In grammar, parallelism, also known as parallel structure or parallel construction, is a balance within one or more sentences of similar phrases or clauses that have the same grammatical structure.

“In poetry, in a parallel couplet, (as opposed to a continuous couplet), words in the first line are complemented with corresponding second line words that have similar syntactic function but contrasting meaning. Each line is independent, yet tied to the other through a series of equivalences.”

Parallelism is a feature of regulated verse. The parallelism requirement means that the two parallel lines must match each word in each line with the word which is in the same position in the other line, the match can be in terms of grammatical function, comparison or contrast, phonology, among other considerations: the degree of parallelism can vary and the type of parallelism is crucial to the meaning of a well-written regulated verse poem. Phonological parallelism can include various considerations, including tonality. Grammatical function parallelism examples include matching colors, actions, numeric quantities and so on. In the eight-line lushi form, which is composed of four couplets, the middle two couplets have internal parallelism; that is, the third and fourth line are parallel with each other and the fifth and sixth lines are parallel with each other. The jueju is more flexible in terms of required parallelism, although it may be present. The pailurequires parallelism for all couplets except for the first and last pair.”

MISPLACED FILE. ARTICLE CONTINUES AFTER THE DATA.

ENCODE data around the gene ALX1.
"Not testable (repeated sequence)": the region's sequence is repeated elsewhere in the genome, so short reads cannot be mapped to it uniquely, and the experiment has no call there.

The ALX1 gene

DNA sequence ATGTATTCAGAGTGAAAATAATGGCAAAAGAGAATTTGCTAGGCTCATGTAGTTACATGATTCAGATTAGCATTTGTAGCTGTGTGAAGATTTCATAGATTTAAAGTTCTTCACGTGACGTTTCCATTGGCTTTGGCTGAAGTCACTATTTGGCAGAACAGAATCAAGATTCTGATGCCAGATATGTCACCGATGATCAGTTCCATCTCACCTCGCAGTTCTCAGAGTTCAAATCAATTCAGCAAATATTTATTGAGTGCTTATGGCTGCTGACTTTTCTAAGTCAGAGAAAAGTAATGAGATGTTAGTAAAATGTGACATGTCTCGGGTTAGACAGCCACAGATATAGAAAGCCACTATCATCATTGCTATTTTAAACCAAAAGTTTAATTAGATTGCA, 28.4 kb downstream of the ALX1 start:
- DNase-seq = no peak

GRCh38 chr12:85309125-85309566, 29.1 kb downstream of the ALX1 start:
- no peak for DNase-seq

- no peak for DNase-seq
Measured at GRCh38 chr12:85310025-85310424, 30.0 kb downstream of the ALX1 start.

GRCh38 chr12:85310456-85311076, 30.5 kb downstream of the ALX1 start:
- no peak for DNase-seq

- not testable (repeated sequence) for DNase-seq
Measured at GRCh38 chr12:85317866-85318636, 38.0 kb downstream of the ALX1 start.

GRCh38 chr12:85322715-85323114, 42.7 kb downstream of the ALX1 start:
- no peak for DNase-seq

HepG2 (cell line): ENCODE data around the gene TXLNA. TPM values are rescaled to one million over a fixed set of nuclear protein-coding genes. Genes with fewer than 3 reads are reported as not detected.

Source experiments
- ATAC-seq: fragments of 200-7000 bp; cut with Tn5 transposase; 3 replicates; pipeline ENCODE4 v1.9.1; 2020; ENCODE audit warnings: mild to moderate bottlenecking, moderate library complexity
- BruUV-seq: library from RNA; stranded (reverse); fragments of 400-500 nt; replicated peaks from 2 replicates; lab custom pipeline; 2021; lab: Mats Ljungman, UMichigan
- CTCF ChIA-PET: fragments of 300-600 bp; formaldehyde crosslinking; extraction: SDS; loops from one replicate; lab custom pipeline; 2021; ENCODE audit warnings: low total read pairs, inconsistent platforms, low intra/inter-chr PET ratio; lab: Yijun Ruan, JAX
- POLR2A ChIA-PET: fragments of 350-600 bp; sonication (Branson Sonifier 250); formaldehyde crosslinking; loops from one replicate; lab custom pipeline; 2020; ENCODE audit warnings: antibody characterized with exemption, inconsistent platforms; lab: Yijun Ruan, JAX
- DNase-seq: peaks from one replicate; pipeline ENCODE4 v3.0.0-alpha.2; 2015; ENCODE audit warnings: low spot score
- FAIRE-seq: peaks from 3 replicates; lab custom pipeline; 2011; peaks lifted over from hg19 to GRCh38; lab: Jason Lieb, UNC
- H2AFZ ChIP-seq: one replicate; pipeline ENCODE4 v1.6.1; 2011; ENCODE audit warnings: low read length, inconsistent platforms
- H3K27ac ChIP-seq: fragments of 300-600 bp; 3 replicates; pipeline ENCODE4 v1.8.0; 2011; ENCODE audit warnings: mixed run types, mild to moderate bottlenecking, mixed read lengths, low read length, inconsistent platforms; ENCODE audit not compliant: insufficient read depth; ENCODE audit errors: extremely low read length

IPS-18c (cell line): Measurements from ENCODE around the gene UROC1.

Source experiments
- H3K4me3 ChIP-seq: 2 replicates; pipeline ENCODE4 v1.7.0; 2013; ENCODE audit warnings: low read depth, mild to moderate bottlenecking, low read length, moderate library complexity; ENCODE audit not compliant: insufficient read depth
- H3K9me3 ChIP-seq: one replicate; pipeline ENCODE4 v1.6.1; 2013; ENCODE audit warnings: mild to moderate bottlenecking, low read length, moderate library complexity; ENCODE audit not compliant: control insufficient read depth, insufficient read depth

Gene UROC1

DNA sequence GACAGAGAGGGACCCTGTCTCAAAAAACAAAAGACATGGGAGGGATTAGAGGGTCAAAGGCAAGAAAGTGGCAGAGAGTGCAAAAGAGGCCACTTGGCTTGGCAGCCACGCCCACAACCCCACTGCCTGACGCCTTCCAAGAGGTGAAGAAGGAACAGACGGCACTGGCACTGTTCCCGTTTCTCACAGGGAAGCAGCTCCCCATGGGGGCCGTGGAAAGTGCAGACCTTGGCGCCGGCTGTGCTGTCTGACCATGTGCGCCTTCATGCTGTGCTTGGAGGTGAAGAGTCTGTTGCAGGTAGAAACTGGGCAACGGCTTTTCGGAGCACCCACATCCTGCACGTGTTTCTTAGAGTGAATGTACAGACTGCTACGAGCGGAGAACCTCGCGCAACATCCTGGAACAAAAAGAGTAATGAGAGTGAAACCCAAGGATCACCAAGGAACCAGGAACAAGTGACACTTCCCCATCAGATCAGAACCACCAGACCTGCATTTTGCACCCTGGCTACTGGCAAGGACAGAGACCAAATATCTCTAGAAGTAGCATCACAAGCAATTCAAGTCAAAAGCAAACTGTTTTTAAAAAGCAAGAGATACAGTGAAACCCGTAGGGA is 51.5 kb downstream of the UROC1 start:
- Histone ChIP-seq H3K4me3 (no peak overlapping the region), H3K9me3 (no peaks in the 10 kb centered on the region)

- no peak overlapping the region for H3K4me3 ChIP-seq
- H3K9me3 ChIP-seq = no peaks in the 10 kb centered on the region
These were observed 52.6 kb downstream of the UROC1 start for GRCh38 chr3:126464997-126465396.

[to be further developed, stay tuned]


Gary Blake and Robert W. Bly, The Elements of Technical Writing, pg. 71. New York: Macmillan Publishers, 1993. ISBN 0020130856


Charles Egan, A Critical Study of the Origins of Chueh-chu Poetry, pg, 85.